USP 800 and How It Relates to Your Veterinary Practice

USP 800 and How It Relates to Your Veterinary Practice

What is USP 800? 

USP 800 has many healthcare professionals on edge as to how it relates to their field and practice scope. This federal standard was implemented with the intention of protecting the environment as well as any and all health care personnel that are exposed to hazardous drugs in the workspace. With the new rules anticipated to become official on December 1, 2019, it is important to be knowledgeable about what is expected and how this can affect your practice.  

Who is affected by USP 800? 

ALL facilities that store, handle, compound, and/or administer hazardous drugs, including but not limited to hospitals, pharmacies, medical practitioners, veterinarians, outpatient oncology clinics, etc. must abide by the laws of USP 800.  

What drugs are covered by USP 800 and the NIOSH drug list? 

 A complete drug list can be found at Common veterinary prescriptions that we provide include but are not limited to methimazole, zonisamide, voriconazole, fluconazole, topiramate, clonazepam, tacrolimus, spironolactone, phenytoin, phenoxybenzamine, mycophenolate, diethylstilbestrol, cyclosporine, and chloramphenicol. Please refer to the link above to see what medications you are currently using in your practice and if they are included. 

What special equipment or environmental specifications are needed to comply with USP 800? 

Multiple components of protective equipment are necessary to comply with USP 800 in the event of any manipulation is necessary for hazardous drugs. Manipulation would in this will ensure safety. The three main components include containment primary engineering control (C-PEC), containment secondary engineering control (C-SEC) and personal protective equipment (PPE). Any compounding of hazardous drugs must include a primary engineering control such as a powder hood with HEPA filtration that is externally ventilated. The secondary engineering control refers to the design of the facility. Hazardous drugs are to be enclosed and separated in an area different from any other nonhazardous drugs and in a room with negative pressure. This is to control the dissemination of hazardous drugs and ensure safety. Finally, the last protective measure is personal protective equipment, which includes items such as gloves, gowns, head and shoe covers. The personal protective equipment must be worn in all facets of hazardous drug use from receiving the drug, transportation, compounding, and disposal. In addition to protective equipment, storage of hazardous drugs and equipment being used for hazardous drug compounding must be separated from all nonhazardous drugs and equipment.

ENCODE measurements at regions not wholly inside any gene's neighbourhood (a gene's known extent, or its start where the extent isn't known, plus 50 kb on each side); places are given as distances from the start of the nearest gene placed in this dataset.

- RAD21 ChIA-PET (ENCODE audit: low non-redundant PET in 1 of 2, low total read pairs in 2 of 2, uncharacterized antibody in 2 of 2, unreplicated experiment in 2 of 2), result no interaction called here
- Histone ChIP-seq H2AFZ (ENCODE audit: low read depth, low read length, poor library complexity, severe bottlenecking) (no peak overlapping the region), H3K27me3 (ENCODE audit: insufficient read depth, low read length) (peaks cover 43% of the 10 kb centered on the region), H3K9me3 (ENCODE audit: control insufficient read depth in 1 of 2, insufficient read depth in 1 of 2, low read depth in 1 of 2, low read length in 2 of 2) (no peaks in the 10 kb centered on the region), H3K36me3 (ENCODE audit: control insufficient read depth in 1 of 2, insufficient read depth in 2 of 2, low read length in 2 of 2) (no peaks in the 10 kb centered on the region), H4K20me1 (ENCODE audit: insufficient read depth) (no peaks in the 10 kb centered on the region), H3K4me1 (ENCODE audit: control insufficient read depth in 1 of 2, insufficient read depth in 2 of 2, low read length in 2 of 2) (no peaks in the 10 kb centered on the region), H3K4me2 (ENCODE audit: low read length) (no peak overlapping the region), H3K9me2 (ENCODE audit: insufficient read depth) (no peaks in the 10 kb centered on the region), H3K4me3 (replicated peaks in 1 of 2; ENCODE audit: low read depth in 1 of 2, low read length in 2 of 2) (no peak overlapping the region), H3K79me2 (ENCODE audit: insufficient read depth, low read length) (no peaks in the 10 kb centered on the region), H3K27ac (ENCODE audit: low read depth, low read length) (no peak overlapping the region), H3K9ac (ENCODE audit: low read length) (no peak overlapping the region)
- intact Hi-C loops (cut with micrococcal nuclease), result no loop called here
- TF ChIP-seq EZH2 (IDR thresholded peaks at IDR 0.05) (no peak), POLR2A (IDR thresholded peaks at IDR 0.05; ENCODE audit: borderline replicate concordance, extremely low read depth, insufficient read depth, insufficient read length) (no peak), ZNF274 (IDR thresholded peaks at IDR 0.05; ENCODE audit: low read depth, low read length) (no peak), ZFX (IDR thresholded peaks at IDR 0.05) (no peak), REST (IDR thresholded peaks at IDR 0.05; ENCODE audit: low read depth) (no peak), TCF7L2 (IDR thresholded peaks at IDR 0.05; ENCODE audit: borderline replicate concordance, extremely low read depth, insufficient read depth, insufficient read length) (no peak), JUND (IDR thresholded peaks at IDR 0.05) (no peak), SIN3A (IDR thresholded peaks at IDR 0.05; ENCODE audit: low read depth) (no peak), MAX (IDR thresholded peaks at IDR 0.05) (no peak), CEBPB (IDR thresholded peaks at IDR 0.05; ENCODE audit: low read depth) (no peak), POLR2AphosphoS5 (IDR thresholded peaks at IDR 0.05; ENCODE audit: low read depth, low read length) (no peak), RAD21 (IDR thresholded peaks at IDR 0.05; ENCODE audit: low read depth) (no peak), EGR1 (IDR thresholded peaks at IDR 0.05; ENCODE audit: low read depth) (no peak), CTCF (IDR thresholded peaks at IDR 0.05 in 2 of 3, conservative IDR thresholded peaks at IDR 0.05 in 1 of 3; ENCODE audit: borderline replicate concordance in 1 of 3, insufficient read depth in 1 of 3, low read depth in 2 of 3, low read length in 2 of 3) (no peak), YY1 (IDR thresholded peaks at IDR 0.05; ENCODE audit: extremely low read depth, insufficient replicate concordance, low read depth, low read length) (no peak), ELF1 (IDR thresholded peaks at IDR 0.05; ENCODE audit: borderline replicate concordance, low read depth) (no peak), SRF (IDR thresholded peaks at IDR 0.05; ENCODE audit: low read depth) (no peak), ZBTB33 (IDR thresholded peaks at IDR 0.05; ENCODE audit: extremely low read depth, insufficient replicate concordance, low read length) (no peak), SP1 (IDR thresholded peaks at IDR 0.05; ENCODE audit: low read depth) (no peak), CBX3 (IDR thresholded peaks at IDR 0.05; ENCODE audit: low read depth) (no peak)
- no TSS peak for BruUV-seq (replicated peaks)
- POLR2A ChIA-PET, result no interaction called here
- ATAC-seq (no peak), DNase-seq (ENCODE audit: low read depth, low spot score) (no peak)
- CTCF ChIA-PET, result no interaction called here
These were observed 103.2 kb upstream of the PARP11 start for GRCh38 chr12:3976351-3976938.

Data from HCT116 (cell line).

Is there special training and documentation required for USP 800? 

All personnel handling hazardous drugs must be trained on the dangers of each drug and how to protect themselves specifically for their job function. Training also includes the appropriate use of PPE, engineering controls and spill management procedures. An assessment of risks must be documented and updated each calendar year on every hazardous drug stored, compounded and/or dispensed, even if it is given in the original state. All personnel must be trained on how to deactivate, decontaminate, clean and disinfect all areas and equipment used around the hazardous drugs when compounding.  

Where to go from here? 

There is still a lot more information to cover regarding USP 800 but the intention of this article is to inform health care personnel that USP 800 is coming whether we like it or not. It is up to each facility to do due diligence and be proactive rather than reactive since the deadline is quickly approaching. Facility redesign and implementation of some of these protocols may not be feasible for your practice. However, Pharmacy Solutions is here to fulfill the needs of many of these hazardous drugs that you and your clientele still need. We are currently taking actions in preparation of USP 800 and plan to be compliant well in advance of the December 2019 deadline. Feel free to contact us to see how we can help your practice and patients. 




Connor, T.H., MacKenzie, B.A., DeBord, D.G., Trout, D.B. & O’Callaghan, J.P. NIOSH list of antineoplastic and other hazardous drugs in healthcare settings, 2016. Cincinnati, OH: U.S. Department of Health and Human Services, Centers for Disease Control and Prevention, National Institute for    Occupational Safety and Health, DHHS (NIOSH) Publication Number 2016-161 (Supersedes 2014 138).